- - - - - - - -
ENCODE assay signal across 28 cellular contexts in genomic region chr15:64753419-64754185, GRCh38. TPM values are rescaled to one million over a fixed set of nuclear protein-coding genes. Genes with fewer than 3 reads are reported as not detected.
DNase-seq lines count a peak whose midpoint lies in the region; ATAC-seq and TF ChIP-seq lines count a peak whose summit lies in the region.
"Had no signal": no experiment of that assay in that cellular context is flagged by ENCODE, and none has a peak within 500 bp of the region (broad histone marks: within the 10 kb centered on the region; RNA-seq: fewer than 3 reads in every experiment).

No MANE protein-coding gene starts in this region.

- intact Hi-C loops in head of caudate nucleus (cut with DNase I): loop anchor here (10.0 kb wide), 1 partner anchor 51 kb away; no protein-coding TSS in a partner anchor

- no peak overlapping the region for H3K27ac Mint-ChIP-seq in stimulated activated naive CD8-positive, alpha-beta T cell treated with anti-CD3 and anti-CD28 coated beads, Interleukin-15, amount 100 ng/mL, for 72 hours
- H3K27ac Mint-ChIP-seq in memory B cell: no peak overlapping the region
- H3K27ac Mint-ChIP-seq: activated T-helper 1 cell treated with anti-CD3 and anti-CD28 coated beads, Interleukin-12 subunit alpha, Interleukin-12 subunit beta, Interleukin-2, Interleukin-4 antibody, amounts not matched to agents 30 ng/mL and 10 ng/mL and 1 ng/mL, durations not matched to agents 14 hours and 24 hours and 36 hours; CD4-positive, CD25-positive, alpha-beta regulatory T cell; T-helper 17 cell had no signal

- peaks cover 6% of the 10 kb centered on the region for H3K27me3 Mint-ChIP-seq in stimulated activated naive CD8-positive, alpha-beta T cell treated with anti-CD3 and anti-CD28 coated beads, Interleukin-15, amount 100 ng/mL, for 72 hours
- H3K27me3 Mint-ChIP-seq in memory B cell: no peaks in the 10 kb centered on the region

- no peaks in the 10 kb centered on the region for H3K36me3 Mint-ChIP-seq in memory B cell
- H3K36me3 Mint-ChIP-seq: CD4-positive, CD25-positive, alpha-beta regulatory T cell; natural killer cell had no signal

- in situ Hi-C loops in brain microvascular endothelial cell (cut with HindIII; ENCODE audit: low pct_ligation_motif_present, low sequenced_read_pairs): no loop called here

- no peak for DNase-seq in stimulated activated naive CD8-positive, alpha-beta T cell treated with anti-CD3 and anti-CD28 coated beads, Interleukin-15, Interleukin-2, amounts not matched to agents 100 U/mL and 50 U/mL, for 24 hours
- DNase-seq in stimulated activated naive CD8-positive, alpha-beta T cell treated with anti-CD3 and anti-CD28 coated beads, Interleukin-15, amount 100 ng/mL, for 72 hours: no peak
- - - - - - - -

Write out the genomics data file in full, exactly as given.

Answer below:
ENCODE assay signal across 28 cellular contexts in genomic region chr15:64753419-64754185, GRCh38. TPM values are rescaled to one million over a fixed set of nuclear protein-coding genes. Genes with fewer than 3 reads are reported as not detected.
DNase-seq lines count a peak whose midpoint lies in the region; ATAC-seq and TF ChIP-seq lines count a peak whose summit lies in the region.
"Had no signal": no experiment of that assay in that cellular context is flagged by ENCODE, and none has a peak within 500 bp of the region (broad histone marks: within the 10 kb centered on the region; RNA-seq: fewer than 3 reads in every experiment).

No MANE protein-coding gene starts in this region.

- intact Hi-C loops in head of caudate nucleus (cut with DNase I): loop anchor here (10.0 kb wide), 1 partner anchor 51 kb away; no protein-coding TSS in a partner anchor

- no peak overlapping the region for H3K27ac Mint-ChIP-seq in stimulated activated naive CD8-positive, alpha-beta T cell treated with anti-CD3 and anti-CD28 coated beads, Interleukin-15, amount 100 ng/mL, for 72 hours
- H3K27ac Mint-ChIP-seq in memory B cell: no peak overlapping the region
- H3K27ac Mint-ChIP-seq: activated T-helper 1 cell treated with anti-CD3 and anti-CD28 coated beads, Interleukin-12 subunit alpha, Interleukin-12 subunit beta, Interleukin-2, Interleukin-4 antibody, amounts not matched to agents 30 ng/mL and 10 ng/mL and 1 ng/mL, durations not matched to agents 14 hours and 24 hours and 36 hours; CD4-positive, CD25-positive, alpha-beta regulatory T cell; T-helper 17 cell had no signal

- peaks cover 6% of the 10 kb centered on the region for H3K27me3 Mint-ChIP-seq in stimulated activated naive CD8-positive, alpha-beta T cell treated with anti-CD3 and anti-CD28 coated beads, Interleukin-15, amount 100 ng/mL, for 72 hours
- H3K27me3 Mint-ChIP-seq in memory B cell: no peaks in the 10 kb centered on the region

- no peaks in the 10 kb centered on the region for H3K36me3 Mint-ChIP-seq in memory B cell
- H3K36me3 Mint-ChIP-seq: CD4-positive, CD25-positive, alpha-beta regulatory T cell; natural killer cell had no signal

- in situ Hi-C loops in brain microvascular endothelial cell (cut with HindIII; ENCODE audit: low pct_ligation_motif_present, low sequenced_read_pairs): no loop called here

- no peak for DNase-seq in stimulated activated naive CD8-positive, alpha-beta T cell treated with anti-CD3 and anti-CD28 coated beads, Interleukin-15, Interleukin-2, amounts not matched to agents 100 U/mL and 50 U/mL, for 24 hours
- DNase-seq in stimulated activated naive CD8-positive, alpha-beta T cell treated with anti-CD3 and anti-CD28 coated beads, Interleukin-15, amount 100 ng/mL, for 72 hours: no peak